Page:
I know. You’re singing “Welcome to the Hotel Transylvania” in your best Eagles’ voice. Unfortunately, the filmmakers did not riff off this 4-syllable-similarity in the movie. However, everything else about this movie is fun, fun, fun. If you’ve seen the trailer, you made a mental note to see HT, didn’t you? Well, you won’t be disappointed. A grand ghoulish and ghostly time for the whole family. (It’s not the least bit scary, only hilarious. Think TV’s “Munsters” or “Addams Family.”)
So much time, energy and creativity is poured into animated films these days that they really do outshine so many other genres, especially if they keep in mind the adults watching and address both adults and kids at the same time.
If you liked “Despicable Me,” you’ll love HT. It features a strong non-buffoon/non-wimp-father-figure (Dracula) and his teenage vampire daughter, Mavis. Dracula has built the “Hotel Transylvania” as a “refuge” and “sanctuary” for all his fellow monsters (EVERY single kind of monster is included in the film). What are they escaping from? Torch-bearing, garlic-wearing, wooden-stake-wielding HUMANS! But a happy-go-lucky backpacking teenage human, Jonathan (Mavis’ age, of course), finds his way into the castle-hotel. Dracula wants to kick him out, but sees that Mavis is a bit sweet on him. Rather than ruin her 118th (sic) birthday party, he disguises Jonathan as a party-planning teen Frankenstein, and plans to expel him after the party. Things go awry and Daddy Drac has to confront his control-freak ways, fears, and reconsider what is truly best for Mavis.
HT carefully avoids too many monster puns, while milking the tropes for all they’re worth. Lots of truly guffaw-worthy stuff and plenty of icky gross-out humor for the kids.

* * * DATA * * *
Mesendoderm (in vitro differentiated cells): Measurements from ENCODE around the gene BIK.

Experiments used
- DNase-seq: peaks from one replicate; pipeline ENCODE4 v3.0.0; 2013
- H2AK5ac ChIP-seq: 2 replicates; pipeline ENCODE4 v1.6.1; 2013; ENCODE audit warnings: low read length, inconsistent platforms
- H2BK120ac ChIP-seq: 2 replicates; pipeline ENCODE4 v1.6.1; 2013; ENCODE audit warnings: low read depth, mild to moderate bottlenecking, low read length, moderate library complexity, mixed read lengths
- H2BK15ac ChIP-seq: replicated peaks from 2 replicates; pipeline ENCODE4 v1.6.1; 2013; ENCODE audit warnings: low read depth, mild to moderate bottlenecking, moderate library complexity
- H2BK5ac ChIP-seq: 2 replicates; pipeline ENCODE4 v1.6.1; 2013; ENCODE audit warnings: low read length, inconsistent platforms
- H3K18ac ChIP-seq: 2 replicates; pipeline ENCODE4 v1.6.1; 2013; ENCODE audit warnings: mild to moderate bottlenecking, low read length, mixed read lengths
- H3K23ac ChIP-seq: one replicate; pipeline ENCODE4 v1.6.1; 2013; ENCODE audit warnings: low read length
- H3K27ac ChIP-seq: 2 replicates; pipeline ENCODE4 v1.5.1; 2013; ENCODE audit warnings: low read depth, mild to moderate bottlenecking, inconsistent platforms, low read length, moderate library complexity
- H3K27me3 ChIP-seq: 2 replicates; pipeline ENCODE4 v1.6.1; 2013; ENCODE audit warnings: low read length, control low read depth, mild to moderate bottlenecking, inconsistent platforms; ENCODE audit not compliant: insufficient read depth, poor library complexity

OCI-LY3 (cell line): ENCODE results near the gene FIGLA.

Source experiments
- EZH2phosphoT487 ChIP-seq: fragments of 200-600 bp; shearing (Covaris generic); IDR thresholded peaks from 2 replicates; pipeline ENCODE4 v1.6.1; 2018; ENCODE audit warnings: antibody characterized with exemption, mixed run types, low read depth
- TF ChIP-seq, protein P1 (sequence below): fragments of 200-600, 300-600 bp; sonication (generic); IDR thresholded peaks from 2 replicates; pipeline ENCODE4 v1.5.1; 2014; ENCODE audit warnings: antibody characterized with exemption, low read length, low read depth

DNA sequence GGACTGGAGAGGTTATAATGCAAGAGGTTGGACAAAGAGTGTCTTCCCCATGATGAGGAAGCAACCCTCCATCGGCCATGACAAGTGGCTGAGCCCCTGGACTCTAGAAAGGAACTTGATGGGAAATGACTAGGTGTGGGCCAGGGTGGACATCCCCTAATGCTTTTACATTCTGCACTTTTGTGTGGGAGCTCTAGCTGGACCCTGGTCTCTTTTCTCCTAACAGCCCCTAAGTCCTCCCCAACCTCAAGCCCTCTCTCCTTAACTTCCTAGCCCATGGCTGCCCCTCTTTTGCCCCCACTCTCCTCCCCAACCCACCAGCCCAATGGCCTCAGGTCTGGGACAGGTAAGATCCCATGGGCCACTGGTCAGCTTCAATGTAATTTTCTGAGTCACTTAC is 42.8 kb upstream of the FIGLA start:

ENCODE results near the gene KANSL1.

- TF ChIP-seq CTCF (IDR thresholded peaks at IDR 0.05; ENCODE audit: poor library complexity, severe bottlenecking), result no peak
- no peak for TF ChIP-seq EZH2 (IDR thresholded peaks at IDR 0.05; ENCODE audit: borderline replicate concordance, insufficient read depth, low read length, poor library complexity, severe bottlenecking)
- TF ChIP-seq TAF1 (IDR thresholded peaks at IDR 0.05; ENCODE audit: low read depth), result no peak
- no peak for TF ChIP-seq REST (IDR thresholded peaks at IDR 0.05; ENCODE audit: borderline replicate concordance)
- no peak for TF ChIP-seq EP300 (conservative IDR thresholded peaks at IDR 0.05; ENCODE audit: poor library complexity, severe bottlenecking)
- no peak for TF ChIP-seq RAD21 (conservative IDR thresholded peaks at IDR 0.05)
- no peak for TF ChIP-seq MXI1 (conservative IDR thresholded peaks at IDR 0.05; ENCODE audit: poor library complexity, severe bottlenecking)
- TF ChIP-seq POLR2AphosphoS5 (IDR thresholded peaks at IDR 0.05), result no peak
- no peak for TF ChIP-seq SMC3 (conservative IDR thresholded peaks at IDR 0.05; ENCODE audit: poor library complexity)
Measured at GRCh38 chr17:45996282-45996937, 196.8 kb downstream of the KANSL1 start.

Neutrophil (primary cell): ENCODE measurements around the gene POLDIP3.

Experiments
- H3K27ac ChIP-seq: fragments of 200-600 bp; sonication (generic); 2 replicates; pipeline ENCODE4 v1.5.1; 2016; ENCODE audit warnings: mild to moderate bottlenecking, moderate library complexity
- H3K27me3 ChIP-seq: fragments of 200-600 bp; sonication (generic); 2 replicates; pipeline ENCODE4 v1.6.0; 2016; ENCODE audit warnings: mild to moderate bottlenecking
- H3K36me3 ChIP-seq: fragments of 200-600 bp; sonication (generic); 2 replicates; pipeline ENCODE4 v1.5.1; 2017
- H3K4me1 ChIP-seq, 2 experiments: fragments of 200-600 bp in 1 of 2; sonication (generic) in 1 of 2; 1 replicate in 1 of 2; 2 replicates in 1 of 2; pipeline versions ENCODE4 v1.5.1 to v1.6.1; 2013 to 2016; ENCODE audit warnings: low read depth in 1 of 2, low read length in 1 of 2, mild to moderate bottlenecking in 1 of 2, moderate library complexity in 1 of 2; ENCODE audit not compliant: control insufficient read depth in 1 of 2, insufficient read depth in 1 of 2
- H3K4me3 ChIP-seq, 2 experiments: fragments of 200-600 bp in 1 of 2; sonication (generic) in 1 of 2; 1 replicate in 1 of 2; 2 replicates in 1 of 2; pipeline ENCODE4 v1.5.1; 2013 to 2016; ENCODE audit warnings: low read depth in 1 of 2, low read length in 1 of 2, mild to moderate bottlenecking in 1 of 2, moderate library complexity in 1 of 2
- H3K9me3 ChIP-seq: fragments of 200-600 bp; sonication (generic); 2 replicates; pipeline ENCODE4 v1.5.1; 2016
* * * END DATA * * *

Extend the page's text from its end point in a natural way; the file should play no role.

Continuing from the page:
What’s different/good about this story? Dad really loves his daughter and wants to protect her. (Mom is deceased.) Jonathan also really loves Mavis and wants to do what’s good for her also. However, both Dad and Jonathan choose the road of deception as the way to go. But Mavis is not stupid, and can’t be cooped up forever. I love that Mavis is not a brat, but she pushes back. I love that Mavis is 18 (not 14 or 15) and really is ready to take responsibility for her life. Too many films, animated and otherwise, routinely make kids, pre-teens and young teens wise beyond their years, omniscient snarksters that have to endure their bumbling, often morally deficient, immature, and apologetic parents. Drac eventually apologizes (as parents should when they’re in the wrong), but not for his conscientious care and protection of Mavis.
I love that there’s a sense that young love can become true love (for both Drac and his deceased wife, as well as for Mavis and Jonathan), and that the goal of true love is to commit to each other, wed, build young lives together, help each other grow, etc., rather than “have fun” for twenty years and first think of settling down when you’re forty. There is a slight overtone of “the one” (there’s only ONE person out there just for you—which I strongly disagree with), but I think the point is that when you feel a “zing” for someone (and they feel it for you)—NOT to be confused with normal but random, non-personal, sexual attraction—you should pay attention to that. As one of my favorite, “model,” happily-married, “still having fun,” older-couple-friends say: “There’s GOT to be chemistry.”
This is Dracula’s story, and it’s beautiful to see the lengths to which he will go for his daughter’s happiness (without her even knowing). He bolsters himself saying simply: “I’ve GOT to do this.”
--THEOLOGY OF THE BODY? Uh-huh.
--I didn’t want to tell you right away—in case you didn’t know—that ADAM SANDLER does the voice of Drac. I didn’t know till after seeing the movie, and I’m so glad because I really, really, really can’t tolerate Sandler, but he is FANTASTIC as Drac. Must go back to his opera-singer-with-cape-singing-the-news-on-SNL-days.
--LOVE the future-son-in-law, future-father-in-law conversations and bonding sessions….
--Dracula has very good reasons for distrusting humans.
--“I come to drink your blood! Bleh, bleh bleh!”
--“I speak frozen.”
--“Why is he picking his nose?”
--The sarcastic shrunken head!
--Drac’s rap song at the end….
--Jonathan captures well his generation’s wonder, positivity, “it’s all good,” “roll with it,” adventuresome, joie de vivre, thumbs-up spirit.
--HT was directed by a guy named Tartakovsky. Ha ha ha. Bleh, bleh, bleh.